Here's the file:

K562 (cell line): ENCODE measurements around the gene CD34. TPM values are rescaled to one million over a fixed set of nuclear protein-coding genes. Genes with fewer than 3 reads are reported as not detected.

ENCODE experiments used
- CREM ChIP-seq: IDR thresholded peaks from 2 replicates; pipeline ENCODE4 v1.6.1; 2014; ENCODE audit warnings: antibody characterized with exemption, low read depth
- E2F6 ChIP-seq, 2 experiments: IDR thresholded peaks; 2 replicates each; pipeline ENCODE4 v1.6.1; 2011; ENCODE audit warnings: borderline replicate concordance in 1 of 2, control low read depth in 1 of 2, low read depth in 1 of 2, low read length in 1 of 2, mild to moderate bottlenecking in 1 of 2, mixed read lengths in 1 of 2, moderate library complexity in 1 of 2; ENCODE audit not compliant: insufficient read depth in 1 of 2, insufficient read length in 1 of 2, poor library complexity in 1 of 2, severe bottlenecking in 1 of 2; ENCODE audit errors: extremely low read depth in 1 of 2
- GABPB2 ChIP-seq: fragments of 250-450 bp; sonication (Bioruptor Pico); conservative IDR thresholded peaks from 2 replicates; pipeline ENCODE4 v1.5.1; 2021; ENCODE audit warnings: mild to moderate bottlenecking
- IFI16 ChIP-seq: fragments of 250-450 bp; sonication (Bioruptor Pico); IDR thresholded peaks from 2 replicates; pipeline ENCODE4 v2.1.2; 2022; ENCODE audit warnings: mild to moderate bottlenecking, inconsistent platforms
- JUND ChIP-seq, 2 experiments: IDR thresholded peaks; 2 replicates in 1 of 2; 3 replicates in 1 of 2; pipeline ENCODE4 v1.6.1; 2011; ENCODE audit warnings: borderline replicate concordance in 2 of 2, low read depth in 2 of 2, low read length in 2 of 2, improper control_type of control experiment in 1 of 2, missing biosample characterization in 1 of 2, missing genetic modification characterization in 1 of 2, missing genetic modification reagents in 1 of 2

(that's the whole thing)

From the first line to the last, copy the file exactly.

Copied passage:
K562 (cell line): ENCODE measurements around the gene CD34. TPM values are rescaled to one million over a fixed set of nuclear protein-coding genes. Genes with fewer than 3 reads are reported as not detected.

ENCODE experiments used
- CREM ChIP-seq: IDR thresholded peaks from 2 replicates; pipeline ENCODE4 v1.6.1; 2014; ENCODE audit warnings: antibody characterized with exemption, low read depth
- E2F6 ChIP-seq, 2 experiments: IDR thresholded peaks; 2 replicates each; pipeline ENCODE4 v1.6.1; 2011; ENCODE audit warnings: borderline replicate concordance in 1 of 2, control low read depth in 1 of 2, low read depth in 1 of 2, low read length in 1 of 2, mild to moderate bottlenecking in 1 of 2, mixed read lengths in 1 of 2, moderate library complexity in 1 of 2; ENCODE audit not compliant: insufficient read depth in 1 of 2, insufficient read length in 1 of 2, poor library complexity in 1 of 2, severe bottlenecking in 1 of 2; ENCODE audit errors: extremely low read depth in 1 of 2
- GABPB2 ChIP-seq: fragments of 250-450 bp; sonication (Bioruptor Pico); conservative IDR thresholded peaks from 2 replicates; pipeline ENCODE4 v1.5.1; 2021; ENCODE audit warnings: mild to moderate bottlenecking
- IFI16 ChIP-seq: fragments of 250-450 bp; sonication (Bioruptor Pico); IDR thresholded peaks from 2 replicates; pipeline ENCODE4 v2.1.2; 2022; ENCODE audit warnings: mild to moderate bottlenecking, inconsistent platforms
- JUND ChIP-seq, 2 experiments: IDR thresholded peaks; 2 replicates in 1 of 2; 3 replicates in 1 of 2; pipeline ENCODE4 v1.6.1; 2011; ENCODE audit warnings: borderline replicate concordance in 2 of 2, low read depth in 2 of 2, low read length in 2 of 2, improper control_type of control experiment in 1 of 2, missing biosample characterization in 1 of 2, missing genetic modification characterization in 1 of 2, missing genetic modification reagents in 1 of 2